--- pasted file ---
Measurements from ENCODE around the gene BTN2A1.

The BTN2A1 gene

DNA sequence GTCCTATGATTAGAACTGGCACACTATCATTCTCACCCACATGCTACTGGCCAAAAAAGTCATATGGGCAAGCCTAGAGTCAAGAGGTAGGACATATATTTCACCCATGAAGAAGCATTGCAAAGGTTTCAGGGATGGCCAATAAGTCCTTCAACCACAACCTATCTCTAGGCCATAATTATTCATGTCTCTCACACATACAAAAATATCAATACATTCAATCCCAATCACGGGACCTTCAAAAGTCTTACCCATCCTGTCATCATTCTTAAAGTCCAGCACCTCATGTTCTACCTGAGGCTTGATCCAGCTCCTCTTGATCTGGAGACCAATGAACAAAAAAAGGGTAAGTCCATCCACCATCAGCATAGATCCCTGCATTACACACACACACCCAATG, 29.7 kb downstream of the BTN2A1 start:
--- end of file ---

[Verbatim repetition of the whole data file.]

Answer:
Measurements from ENCODE around the gene BTN2A1.

The BTN2A1 gene

DNA sequence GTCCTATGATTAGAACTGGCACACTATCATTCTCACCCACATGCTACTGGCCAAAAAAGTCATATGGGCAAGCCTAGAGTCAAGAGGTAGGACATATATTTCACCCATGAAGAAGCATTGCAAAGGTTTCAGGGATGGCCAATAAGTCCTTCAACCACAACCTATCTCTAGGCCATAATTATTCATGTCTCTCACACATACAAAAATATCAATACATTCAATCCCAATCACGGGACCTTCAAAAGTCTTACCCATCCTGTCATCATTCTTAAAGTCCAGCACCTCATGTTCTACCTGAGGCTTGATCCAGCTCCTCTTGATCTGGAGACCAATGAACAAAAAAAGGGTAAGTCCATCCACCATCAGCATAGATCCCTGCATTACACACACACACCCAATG, 29.7 kb downstream of the BTN2A1 start: